Search Results

You are looking at 1 - 3 of 3 items for

  • Author: Lauren Lapointe-Shaw x
  • Refine by Access: All x
Clear All Modify Search
Full access

Lauren Lapointe-Shaw, Hani Abushomar, Xi-Kuan Chen, Katerina Gapanenko, Chelsea Taylor, Monika K. Krzyzanowska, and Chaim M. Bell

Background: Patients admitted to the hospital on weekends experience worse outcomes than those admitted on weekdays. Patients with cancer may be especially vulnerable to the effects of weekend care. Our objective was to compare the care and outcomes of patients with cancer admitted urgently to the hospital on weekends and holidays versus those of patients with cancer admitted at other times. Materials and Methods: This was a retrospective study of all adult patients with cancer having an urgent hospitalization in Canada from 2010 to 2013. Patients admitted to hospital on weekends/holidays were compared with those admitted on weekdays. The primary outcome was 7-day in-hospital mortality. We also compared performance of procedures in the first 2 days of hospital admission and admission to critical care after the first 24 hours. Results: 290,471 hospital admissions were included. Patients admitted to hospital on weekends/holidays had an increased risk of 7-day in-hospital mortality (4.8% vs 4.3%; adjusted odds ratio [OR], 1.13; 95% CI, 1.08–1.17), corresponding to 137 excess deaths per year compared with the weekday group. This risk persisted after restricting the analysis to patients arriving by ambulance (7.1% vs 6.4%; adjusted OR, 1.11; 95% CI, 1.04–1.18). Among those who had procedures in the first 4 days of admission, fewer weekend/holiday-admitted patients had them performed in the first 2 days, for 8 of 9 common procedure groups. There was no difference in critical care admission risk after the first 24 hours. Conclusions: Patients with cancer admitted to the hospital on weekends/holidays experience higher mortality relative to patients admitted on weekdays. This may result from different care processes for weekend/holiday patients, including delayed procedures. Future research is needed to identify key outcome-driving procedures, and ensure timely access to these on all days of the week.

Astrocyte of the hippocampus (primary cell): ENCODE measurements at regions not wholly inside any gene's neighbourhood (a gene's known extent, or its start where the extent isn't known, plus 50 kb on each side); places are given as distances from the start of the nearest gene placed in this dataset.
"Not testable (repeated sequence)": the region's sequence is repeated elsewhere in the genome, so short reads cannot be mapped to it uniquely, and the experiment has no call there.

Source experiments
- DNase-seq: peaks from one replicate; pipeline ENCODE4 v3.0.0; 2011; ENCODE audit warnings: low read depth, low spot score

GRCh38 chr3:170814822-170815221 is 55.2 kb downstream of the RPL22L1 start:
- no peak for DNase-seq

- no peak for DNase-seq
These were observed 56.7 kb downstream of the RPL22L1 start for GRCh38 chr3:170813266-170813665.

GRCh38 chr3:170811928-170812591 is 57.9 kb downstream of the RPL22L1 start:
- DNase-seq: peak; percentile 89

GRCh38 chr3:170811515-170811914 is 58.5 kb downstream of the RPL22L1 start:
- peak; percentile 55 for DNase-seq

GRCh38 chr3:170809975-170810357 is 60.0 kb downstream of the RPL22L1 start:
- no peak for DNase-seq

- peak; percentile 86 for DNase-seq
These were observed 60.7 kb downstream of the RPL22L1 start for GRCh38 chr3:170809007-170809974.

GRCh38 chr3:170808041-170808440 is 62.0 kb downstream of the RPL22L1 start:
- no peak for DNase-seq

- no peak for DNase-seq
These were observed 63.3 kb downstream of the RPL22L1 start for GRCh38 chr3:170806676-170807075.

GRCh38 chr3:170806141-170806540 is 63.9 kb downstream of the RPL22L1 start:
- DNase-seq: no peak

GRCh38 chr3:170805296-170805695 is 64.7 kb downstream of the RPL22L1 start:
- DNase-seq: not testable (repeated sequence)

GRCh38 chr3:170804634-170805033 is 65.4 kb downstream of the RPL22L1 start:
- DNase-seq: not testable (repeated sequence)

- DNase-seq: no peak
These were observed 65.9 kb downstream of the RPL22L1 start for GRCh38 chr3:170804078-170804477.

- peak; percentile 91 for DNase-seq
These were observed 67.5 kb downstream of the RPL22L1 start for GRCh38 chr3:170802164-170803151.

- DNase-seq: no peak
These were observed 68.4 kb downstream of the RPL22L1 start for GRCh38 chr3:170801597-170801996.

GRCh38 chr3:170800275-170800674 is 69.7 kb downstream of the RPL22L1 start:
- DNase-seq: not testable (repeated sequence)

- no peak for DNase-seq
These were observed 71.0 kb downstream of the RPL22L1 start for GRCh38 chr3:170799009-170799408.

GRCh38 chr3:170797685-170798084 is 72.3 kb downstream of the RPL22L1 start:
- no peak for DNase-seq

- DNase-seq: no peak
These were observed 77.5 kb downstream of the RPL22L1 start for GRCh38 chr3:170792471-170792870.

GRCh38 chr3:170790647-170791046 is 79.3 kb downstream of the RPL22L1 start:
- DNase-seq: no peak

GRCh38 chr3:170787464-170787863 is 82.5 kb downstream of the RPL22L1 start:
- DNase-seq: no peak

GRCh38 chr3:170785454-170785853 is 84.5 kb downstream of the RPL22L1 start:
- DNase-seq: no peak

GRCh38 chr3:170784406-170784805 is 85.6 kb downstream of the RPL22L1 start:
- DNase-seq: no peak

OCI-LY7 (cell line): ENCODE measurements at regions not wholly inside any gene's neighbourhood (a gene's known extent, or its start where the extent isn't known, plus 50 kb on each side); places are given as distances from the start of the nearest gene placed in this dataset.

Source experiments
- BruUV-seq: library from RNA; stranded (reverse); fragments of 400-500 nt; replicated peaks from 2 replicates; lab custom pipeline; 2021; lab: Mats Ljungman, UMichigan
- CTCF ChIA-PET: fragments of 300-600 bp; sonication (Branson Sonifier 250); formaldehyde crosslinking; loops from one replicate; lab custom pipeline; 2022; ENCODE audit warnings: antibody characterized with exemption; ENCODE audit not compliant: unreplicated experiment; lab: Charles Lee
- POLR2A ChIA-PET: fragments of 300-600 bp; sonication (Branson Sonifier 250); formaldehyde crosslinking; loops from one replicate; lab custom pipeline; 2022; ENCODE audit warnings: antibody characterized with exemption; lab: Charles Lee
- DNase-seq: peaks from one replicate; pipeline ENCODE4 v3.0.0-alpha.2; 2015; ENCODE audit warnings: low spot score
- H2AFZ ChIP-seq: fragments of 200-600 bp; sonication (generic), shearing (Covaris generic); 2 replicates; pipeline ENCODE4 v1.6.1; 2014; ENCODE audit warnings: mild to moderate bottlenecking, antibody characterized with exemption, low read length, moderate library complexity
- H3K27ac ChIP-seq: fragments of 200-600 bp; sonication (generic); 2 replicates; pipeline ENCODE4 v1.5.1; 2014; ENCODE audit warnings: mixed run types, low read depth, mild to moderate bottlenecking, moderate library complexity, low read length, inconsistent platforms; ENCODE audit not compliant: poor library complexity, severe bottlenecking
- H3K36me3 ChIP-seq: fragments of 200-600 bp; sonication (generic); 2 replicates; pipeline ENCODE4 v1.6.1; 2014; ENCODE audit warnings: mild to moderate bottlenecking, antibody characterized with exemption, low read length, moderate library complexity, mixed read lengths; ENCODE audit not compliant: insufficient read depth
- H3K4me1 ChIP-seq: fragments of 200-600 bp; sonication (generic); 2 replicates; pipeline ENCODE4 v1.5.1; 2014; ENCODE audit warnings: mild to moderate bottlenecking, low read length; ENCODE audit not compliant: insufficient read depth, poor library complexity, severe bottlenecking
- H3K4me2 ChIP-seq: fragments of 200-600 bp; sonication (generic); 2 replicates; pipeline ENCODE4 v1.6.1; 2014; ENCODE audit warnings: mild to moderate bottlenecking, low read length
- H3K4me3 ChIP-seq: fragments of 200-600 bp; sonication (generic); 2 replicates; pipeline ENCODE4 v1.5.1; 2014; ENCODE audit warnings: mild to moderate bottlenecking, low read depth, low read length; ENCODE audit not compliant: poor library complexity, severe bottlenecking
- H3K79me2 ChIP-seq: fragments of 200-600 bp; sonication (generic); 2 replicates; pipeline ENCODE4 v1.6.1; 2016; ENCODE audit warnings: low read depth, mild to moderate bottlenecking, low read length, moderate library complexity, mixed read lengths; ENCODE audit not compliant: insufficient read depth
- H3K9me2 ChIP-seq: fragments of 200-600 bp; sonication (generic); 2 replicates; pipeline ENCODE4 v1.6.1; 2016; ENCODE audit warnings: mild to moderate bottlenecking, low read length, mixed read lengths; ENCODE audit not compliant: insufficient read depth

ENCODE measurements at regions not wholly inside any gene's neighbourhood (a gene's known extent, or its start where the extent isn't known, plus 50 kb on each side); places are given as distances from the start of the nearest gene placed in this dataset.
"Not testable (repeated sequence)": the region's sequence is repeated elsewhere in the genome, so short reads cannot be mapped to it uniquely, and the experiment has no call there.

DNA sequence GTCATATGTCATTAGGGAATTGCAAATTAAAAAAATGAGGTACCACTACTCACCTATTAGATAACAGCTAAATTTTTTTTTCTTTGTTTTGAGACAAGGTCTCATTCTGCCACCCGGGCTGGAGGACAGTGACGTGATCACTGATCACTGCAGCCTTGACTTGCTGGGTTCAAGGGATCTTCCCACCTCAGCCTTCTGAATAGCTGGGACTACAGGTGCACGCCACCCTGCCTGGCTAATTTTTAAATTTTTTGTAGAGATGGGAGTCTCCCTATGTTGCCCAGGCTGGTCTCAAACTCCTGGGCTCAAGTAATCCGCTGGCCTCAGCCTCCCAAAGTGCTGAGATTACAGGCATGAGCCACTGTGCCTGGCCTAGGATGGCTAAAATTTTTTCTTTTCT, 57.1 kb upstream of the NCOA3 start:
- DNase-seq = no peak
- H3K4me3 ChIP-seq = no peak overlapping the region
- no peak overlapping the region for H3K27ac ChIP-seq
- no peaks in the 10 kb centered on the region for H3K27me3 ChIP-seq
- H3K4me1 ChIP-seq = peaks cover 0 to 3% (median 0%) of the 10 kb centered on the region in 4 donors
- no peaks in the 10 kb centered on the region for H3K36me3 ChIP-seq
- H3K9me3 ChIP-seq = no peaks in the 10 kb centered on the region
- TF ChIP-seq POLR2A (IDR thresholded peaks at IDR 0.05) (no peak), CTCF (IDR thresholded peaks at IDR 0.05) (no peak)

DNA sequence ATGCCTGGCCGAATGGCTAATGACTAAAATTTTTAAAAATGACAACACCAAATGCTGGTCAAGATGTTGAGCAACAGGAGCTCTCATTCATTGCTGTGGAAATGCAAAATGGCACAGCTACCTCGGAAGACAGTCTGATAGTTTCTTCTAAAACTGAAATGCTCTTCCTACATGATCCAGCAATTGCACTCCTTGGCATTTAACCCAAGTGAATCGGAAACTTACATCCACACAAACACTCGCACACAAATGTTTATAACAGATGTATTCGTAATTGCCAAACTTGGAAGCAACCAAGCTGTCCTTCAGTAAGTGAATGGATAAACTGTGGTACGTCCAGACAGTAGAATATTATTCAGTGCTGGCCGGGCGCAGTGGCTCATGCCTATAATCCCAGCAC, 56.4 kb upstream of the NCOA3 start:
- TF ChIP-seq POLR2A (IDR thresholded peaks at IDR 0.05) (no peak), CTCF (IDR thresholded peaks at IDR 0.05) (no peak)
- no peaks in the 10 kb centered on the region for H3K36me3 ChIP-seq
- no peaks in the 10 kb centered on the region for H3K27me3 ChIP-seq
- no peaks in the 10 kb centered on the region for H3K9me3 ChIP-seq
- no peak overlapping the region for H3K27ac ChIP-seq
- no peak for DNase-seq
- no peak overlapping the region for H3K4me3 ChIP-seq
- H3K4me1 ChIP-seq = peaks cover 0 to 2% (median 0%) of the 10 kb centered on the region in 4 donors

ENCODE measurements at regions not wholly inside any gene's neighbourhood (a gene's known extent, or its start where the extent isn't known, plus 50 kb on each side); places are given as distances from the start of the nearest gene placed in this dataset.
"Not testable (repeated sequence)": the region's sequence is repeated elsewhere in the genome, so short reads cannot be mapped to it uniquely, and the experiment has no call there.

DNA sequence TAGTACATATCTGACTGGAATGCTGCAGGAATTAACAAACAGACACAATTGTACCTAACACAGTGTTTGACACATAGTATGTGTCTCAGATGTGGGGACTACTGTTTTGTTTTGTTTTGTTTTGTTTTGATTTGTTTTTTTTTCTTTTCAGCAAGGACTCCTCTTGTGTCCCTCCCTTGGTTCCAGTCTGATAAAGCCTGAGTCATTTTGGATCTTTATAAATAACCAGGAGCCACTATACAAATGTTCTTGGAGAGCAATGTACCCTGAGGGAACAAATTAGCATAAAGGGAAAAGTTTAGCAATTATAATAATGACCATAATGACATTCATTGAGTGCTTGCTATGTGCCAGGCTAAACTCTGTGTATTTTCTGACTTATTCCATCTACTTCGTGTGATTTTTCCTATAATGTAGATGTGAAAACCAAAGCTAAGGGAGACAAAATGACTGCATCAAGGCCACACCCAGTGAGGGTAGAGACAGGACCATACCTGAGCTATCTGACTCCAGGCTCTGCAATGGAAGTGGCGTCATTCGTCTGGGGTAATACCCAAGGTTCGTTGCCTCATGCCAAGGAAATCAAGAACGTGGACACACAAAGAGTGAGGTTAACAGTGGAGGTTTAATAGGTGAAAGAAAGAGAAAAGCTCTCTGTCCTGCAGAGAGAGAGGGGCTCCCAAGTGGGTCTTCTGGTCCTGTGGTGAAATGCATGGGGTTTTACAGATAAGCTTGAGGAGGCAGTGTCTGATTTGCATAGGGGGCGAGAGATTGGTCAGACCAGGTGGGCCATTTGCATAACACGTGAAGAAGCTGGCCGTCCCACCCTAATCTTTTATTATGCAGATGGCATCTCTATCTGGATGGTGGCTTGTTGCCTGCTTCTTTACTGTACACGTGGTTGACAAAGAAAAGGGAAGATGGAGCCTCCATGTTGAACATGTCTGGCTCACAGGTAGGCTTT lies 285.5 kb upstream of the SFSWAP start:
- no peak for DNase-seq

Full access

Antoine Eskander, Qing Li, Jiayue Yu, Julie Hallet, Natalie G. Coburn, Anna Dare, Kelvin K.W. Chan, Simron Singh, Ambica Parmar, Craig C. Earle, Lauren Lapointe-Shaw, Monika K. Krzyzanowska, Timothy P. Hanna, Antonio Finelli, Alexander V. Louie, Nicole Look Hong, Jonathan C. Irish, Ian J. Witterick, Alyson Mahar, Christopher W. Noel, David R. Urbach, Daniel I. McIsaac, Danny Enepekides, and Rinku Sutradhar

Background: Resource restrictions were established in many jurisdictions to maintain health system capacity during the COVID-19 pandemic. Disrupted healthcare access likely impacted early cancer detection. The objective of this study was to assess the impact of the pandemic on weekly reported cancer incidence. Patients and Methods: This was a population-based study involving individuals diagnosed with cancer from September 25, 2016, to September 26, 2020, in Ontario, Canada. Weekly cancer incidence counts were examined using segmented negative binomial regression models. The weekly estimated backlog during the pandemic was calculated by subtracting the observed volume from the projected/expected volume in that week. Results: The cohort consisted of 358,487 adult patients with cancer. At the start of the pandemic, there was an immediate 34.3% decline in the estimated mean cancer incidence volume (relative rate, 0.66; 95% CI, 0.57–0.75), followed by a 1% increase in cancer incidence volume in each subsequent week (relative rate, 1.009; 95% CI, 1.001–1.017). Similar trends were found for both screening and nonscreening cancers. The largest immediate declines were seen for melanoma and cervical, endocrinologic, and prostate cancers. For hepatobiliary and lung cancers, there continued to be a weekly decline in incidence during the COVID-19 period. Between March 15 and September 26, 2020, 12,601 fewer individuals were diagnosed with cancer, with an estimated weekly backlog of 450. Conclusions: We estimate that there is a large volume of undetected cancer cases related to the COVID-19 pandemic. Incidence rates have not yet returned to prepandemic levels.

Full access

Rui Fu, Rinku Sutradhar, Qing Li, Timothy P. Hanna, Kelvin K.W. Chan, Jonathan C. Irish, Natalie Coburn, Julie Hallet, Anna Dare, Simron Singh, Ambica Parmar, Craig C. Earle, Lauren Lapointe-Shaw, Monika K. Krzyzanowska, Antonio Finelli, Alexander V. Louie, Nicole J. Look Hong, Ian J. Witterick, Alyson Mahar, David Gomez, Daniel I. McIsaac, Danny Enepekides, David R. Urbach, and Antoine Eskander

No population-based study exists to demonstrate the full-spectrum impact of COVID-19 on hindering incident cancer detection in a large cancer system. Building upon our previous publication in JNCCN, we conducted an updated analysis using 12 months of new data accrued in the pandemic era (extending the study period from September 26, 2020, to October 2, 2021) to demonstrate how multiple COVID-19 waves affected the weekly cancer incidence volume in Ontario, Canada, and if we have fully cleared the backlog at the end of each wave.